The Tea Party Strikes Back

For indispensable reporting on the coronavirus crisis, the election, and more, subscribe to the Mother Jones Daily newsletter.


For two weeks, the extreme right has been forced to listen to party sages blame the 2012 election loss on them. Todd Akin! Richard Mourdock! Demographic apocalypse! The 47%! Now they’re fighting back:

“The moderates have had their candidate in 2008 and they had their candidate in 2012. And they got crushed in both elections. Now they tell us we have to keep moderating. If we do that, will we win?” said Bob Vander Plaats, president of the Family Leader.

….Ted Cruz, a tea party favorite, trounced Texas’s establishment candidate in a primary on his way to becoming the second Hispanic Republican in the Senate, and the battle he waged in the Lone Star State epitomizes the fight between the two sides. Although he is considered a rising star with a personal biography that GOP leaders wish to promote, Cruz falls squarely in the camp that thinks Romney was not conservative enough and did not fully articulate a conservative contrast to President Obama, except during the first presidential debate.

“It was the one time we actually contested ideas, presented two viewpoints and directions for the country,” he said at the Federalist Society’s annual dinner in Washington. “And then, inevitably, there are these mandarins of politics, who give the voice: ‘Don’t show any contrasts. Don’t rock the boat.’ So by the third debate, I’m pretty certain Mitt Romney actually French-kissed Barack Obama.”

I think that Vander Plaats is selling himself short. Given the fact that conservatives eventually decided that George Bush was nothing more than a big-spending, Latino-pandering RINO, they could argue that moderates lost two elections for them (1992 and 1996), won two elections but destroyed the party brand in the process (2000 and 2004), and then lost two more elections (2008 and 2012). So that’s a full 24 years that moderates have been screwing things up.

Will this narrative gain traction? I don’t know. But I could definitely see things playing out this way. One possibility is that the extreme right has one last big hurrah, nominating someone like Rick Santorum in 2016, and then gets absolutely blown out of the water due to a combination of a toxic candidate, changing demographics, and an economy finally in pretty good shape. And that will be their Waterloo. Cooler heads will finally prevail and by 2020 we’ll have two relatively sane political parties in America.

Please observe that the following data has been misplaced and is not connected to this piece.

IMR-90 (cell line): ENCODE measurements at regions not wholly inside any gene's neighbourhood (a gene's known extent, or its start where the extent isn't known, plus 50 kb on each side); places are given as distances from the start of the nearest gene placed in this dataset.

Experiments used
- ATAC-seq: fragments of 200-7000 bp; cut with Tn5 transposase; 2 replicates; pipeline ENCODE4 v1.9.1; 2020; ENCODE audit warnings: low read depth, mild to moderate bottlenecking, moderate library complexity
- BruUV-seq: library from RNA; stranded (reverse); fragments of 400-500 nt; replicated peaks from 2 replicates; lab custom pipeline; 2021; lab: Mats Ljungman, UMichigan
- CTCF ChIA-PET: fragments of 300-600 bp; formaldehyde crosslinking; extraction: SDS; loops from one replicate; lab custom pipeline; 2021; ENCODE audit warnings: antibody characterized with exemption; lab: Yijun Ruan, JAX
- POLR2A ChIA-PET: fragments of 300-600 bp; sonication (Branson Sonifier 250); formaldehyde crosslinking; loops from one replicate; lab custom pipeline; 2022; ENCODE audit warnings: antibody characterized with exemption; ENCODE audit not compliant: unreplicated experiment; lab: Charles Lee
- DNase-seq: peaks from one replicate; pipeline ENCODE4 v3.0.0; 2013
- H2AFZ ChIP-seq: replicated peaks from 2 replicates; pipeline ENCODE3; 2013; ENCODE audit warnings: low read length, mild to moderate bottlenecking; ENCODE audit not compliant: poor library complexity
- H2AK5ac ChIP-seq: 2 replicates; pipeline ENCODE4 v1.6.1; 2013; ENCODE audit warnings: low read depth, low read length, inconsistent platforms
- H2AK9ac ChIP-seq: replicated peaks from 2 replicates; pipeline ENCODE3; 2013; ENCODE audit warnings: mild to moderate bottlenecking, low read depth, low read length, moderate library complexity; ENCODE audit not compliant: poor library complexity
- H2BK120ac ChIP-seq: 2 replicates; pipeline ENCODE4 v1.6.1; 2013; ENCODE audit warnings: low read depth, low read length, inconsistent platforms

I have no idea if things will really play out like this. But it’s certainly a possibility.

DOES IT FEEL LIKE POLITICS IS AT A BREAKING POINT?

Headshot of Editor in Chief of Mother Jones, Clara Jeffery

It sure feels that way to me, and here at Mother Jones, we’ve been thinking a lot about what journalism needs to do differently, and how we can have the biggest impact.

We kept coming back to one word: corruption. Democracy and the rule of law being undermined by those with wealth and power for their own gain. So we're launching an ambitious Mother Jones Corruption Project to do deep, time-intensive reporting on systemic corruption, and asking the MoJo community to help crowdfund it.

We aim to hire, build a team, and give them the time and space needed to understand how we got here and how we might get out. We want to dig into the forces and decisions that have allowed massive conflicts of interest, influence peddling, and win-at-all-costs politics to flourish.

It's unlike anything we've done, and we have seed funding to get started, but we're looking to raise $500,000 from readers by July when we'll be making key budgeting decisions—and the more resources we have by then, the deeper we can dig. If our plan sounds good to you, please help kickstart it with a tax-deductible donation today.

Thanks for reading—whether or not you can pitch in today, or ever, I'm glad you're with us.

Signed by Clara Jeffery

Clara Jeffery, Editor-in-Chief

payment methods

We Recommend

Latest